A year and a half ago, The Other began a project for a documentary series on contemporary and traditional dress in emerging countries entitled:
“Dora, The Style Explorer / Fashion Without Borders”
We very much wanted to translate the spirit of The OTHER into a video format.
Our concept: discover a new country through its dress culture in each episode.
When it comes to style, too much is never enough for Fayette Hauser. As an original member of the celebrated acid freak hippie drag queen troupe known as The Cockettes, and one of its few biological females, Fayette’s flamboyant and artistic style fused drag, performance art, rock ’n’ roll and psychedelia. This imaginative and theatrical approach to dress and life was the hallmark of The Cockettes, who exploded onto the counterculture scene of Haight Ashbury in San Francisco in the late Sixties.
Having grown up on the East Coast, Fayette was just coming of age when the underground of the Sixties was beginning to emerge. In search of freedom, adventure and alternatives, like many others of her generation, Fayette headed west to California and landed in San Francisco in 1968. There she was to meet the people with whom she would form The Cockettes, a short-lived yet incredibly prolific collective and cultural phenomenon embodying the revolutionary spirit of the times through radical self-expression, alternative living, free love, psychedelia – and more glitter than you could ever imagine.
As a sequel to THE Other’s special story on The Cockettes and ahead of the launch of Fayette’s upcoming book on The Cockettes, we decided to dive deeper into Fayette’s story and life as a Cockette.
Do you know what people wear in Ghana?
The traditional fabric of Ghana is known as Kente (no, not all of Africa wears wax prints!). It is made from cotton and silk, and if we’re telling you about Kente, that’s because we’re crazy for its geometric patterns interwoven as bold colourful panels! Celebrating the same spirit as The OTHER, the young fashion brand High Life Tailored is having fun modernising this traditional fabric.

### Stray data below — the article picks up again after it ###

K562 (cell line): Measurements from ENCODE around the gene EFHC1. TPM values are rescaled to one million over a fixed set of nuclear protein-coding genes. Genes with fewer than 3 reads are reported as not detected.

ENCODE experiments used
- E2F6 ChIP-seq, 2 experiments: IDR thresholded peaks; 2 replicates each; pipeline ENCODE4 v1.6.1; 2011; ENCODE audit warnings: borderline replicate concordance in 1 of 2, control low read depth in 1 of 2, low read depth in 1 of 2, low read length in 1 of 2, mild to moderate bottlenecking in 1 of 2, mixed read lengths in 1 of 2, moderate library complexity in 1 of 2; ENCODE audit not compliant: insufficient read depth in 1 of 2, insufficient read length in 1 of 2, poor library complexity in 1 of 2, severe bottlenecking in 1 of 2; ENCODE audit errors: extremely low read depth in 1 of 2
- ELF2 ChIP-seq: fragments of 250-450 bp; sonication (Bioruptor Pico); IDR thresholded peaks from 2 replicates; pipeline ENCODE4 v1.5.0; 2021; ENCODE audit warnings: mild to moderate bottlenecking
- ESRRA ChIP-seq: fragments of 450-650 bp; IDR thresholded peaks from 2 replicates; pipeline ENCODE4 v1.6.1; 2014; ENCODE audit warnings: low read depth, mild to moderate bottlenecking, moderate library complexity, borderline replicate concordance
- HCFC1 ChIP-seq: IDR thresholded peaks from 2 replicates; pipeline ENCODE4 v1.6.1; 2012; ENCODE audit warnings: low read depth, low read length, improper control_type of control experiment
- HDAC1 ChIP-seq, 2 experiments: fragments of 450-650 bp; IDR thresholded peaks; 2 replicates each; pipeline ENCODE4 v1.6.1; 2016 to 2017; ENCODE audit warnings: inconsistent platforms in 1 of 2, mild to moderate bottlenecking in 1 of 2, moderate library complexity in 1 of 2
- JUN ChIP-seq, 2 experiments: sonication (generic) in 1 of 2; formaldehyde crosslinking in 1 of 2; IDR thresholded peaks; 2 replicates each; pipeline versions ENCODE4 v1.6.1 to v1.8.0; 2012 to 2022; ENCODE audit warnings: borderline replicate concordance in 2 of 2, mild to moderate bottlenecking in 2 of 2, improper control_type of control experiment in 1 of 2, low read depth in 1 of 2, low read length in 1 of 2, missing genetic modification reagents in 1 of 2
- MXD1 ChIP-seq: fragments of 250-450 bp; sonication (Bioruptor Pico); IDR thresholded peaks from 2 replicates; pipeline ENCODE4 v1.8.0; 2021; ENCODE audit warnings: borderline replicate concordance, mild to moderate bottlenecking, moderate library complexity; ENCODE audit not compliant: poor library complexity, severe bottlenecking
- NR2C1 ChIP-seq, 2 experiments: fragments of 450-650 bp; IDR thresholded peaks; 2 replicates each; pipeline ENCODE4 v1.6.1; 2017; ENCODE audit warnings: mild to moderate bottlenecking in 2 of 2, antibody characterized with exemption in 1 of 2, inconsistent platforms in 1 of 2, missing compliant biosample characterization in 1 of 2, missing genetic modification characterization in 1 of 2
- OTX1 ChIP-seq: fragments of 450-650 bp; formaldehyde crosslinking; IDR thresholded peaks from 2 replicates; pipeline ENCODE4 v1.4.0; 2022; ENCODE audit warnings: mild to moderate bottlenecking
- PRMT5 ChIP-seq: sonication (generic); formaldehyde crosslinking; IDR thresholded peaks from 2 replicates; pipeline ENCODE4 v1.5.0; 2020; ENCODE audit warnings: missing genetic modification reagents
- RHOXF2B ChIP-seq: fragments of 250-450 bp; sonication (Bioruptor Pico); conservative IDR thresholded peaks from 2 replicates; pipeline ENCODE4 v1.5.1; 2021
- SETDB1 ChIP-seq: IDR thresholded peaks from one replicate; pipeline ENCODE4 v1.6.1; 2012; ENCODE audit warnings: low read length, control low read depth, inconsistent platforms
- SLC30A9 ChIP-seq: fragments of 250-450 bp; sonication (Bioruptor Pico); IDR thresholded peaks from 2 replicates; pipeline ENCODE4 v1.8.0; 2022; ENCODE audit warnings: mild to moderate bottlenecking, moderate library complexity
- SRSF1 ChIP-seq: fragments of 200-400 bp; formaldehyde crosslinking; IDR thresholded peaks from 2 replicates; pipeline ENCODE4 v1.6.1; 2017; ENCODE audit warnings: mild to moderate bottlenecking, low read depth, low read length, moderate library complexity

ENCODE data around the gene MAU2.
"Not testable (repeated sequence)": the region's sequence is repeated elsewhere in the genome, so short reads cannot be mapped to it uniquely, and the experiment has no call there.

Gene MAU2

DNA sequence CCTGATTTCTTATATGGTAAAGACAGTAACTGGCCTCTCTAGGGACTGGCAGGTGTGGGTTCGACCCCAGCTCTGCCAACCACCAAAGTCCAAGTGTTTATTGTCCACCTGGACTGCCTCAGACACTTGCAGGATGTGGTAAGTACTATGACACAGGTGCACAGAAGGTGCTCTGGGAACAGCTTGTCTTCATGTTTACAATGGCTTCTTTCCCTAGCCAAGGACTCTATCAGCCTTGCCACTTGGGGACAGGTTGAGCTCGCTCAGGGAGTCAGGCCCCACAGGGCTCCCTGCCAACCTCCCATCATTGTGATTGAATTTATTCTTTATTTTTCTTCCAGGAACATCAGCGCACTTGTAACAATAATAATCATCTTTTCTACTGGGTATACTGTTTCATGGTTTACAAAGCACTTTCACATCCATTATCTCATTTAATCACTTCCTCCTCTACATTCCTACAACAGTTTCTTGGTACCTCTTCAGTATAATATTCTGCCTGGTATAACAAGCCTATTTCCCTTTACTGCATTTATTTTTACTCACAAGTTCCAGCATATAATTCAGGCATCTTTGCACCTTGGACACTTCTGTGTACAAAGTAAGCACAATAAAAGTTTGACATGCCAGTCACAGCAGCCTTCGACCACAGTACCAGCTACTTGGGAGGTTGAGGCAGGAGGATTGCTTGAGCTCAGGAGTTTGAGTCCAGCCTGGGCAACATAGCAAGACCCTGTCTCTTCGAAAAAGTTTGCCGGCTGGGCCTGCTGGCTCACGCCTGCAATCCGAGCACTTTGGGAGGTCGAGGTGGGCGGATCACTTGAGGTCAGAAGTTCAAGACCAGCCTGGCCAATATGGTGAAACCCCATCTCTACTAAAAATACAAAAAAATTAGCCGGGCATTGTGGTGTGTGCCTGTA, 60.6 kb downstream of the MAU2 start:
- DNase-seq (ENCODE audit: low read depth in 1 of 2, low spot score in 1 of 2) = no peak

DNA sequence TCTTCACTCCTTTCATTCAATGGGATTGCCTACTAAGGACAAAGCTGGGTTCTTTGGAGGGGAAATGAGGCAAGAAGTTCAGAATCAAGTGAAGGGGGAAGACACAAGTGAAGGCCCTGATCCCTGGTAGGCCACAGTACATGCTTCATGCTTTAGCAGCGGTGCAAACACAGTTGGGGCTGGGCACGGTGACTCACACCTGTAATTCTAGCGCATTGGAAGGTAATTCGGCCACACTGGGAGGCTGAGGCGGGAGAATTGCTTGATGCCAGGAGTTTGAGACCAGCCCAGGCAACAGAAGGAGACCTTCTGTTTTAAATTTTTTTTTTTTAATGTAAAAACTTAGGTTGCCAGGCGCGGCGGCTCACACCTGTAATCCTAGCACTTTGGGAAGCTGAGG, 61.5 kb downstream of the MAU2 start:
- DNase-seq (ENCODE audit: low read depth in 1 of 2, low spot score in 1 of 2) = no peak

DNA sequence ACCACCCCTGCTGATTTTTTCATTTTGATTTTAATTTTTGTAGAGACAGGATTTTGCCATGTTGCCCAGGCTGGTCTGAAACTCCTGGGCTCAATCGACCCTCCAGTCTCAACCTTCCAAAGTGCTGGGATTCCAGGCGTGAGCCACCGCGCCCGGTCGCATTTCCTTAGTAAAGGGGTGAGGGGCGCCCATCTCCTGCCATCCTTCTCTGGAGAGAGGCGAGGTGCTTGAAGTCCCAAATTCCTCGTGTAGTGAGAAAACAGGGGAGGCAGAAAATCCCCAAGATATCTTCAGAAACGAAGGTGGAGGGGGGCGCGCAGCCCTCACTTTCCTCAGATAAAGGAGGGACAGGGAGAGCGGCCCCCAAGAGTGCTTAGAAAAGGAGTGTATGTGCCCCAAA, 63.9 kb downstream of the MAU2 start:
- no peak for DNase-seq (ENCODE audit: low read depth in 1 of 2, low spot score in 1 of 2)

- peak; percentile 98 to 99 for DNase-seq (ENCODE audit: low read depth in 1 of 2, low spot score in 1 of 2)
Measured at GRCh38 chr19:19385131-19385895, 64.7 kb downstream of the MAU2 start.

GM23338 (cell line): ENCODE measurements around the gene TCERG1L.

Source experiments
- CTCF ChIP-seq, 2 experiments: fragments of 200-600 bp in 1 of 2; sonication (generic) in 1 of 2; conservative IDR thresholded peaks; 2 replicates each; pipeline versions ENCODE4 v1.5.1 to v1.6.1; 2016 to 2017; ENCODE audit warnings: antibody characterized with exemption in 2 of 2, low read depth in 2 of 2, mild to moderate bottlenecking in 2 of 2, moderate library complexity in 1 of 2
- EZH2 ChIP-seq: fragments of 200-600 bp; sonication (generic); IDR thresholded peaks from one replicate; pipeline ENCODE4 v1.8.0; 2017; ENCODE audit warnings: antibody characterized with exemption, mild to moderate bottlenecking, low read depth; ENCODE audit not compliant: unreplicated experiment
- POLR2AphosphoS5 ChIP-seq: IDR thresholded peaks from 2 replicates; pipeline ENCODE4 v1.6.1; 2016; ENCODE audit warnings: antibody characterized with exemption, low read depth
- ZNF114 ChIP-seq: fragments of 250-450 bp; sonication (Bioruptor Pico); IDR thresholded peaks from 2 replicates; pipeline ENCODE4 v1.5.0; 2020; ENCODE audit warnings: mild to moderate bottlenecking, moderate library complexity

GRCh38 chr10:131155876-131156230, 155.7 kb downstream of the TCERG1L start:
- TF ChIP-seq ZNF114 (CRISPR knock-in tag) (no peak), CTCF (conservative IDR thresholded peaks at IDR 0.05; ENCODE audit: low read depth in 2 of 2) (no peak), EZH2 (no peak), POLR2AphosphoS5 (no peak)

Dancing and partying are universal. But in the underground free party scene, these activities become a radical form of expression. Although often misrepresented by the mainstream media and cracked down upon by authorities, the free party scene is still very much alive and stomping.
It now has something of its own portrait: “Out Of Order”, an incredible photographic reportage created by Qatar-born photographer and raver Molly MacIndoe, which began in 1997 and documents over a decade of illegal raves and teknivals in countries such as Britain, France and the Czech Republic.
In the highlands of the Kingdom of Lesotho, a place often referred to as the “roof of Africa”, the Basotho blanket rules style. Effortless and chic, this rustic woollen garment is named after its people - the Basotho or Sotho, who settled in Lesotho around the 16th century and are one of the major ethnic groups within South Africa. Both beautiful and functional, the Basotho blanket is popular amongst all classes of society – from miners and herdsmen to the King and Queen of Lesotho.
Fashion is undeniably integral to Hip-Hop culture today. What kind of rapper doesn’t have his or her own streetwear line?
But if mixing Hip-Hop and fashion now seems natural and even conventional, let’s not forget that this idea was totally unique and innovative not so long ago. A trio of graffiti artists from New York known as the Shirt Kings are at the origin of this idea. In the Eighties, Edwin “Phade” Sacasa, Rafael “Kasheme” Avery, and Clyde “Nike” Harewood began transferring their passion for graffiti from the surface of trains to the surface of t- shirts!
Fabric became their new canvas and soon enough, the Shirt Kings were translating street culture and street art onto clothes, becoming the first to commercialise their graffiti. Welcome to the birth of the streetwear concept!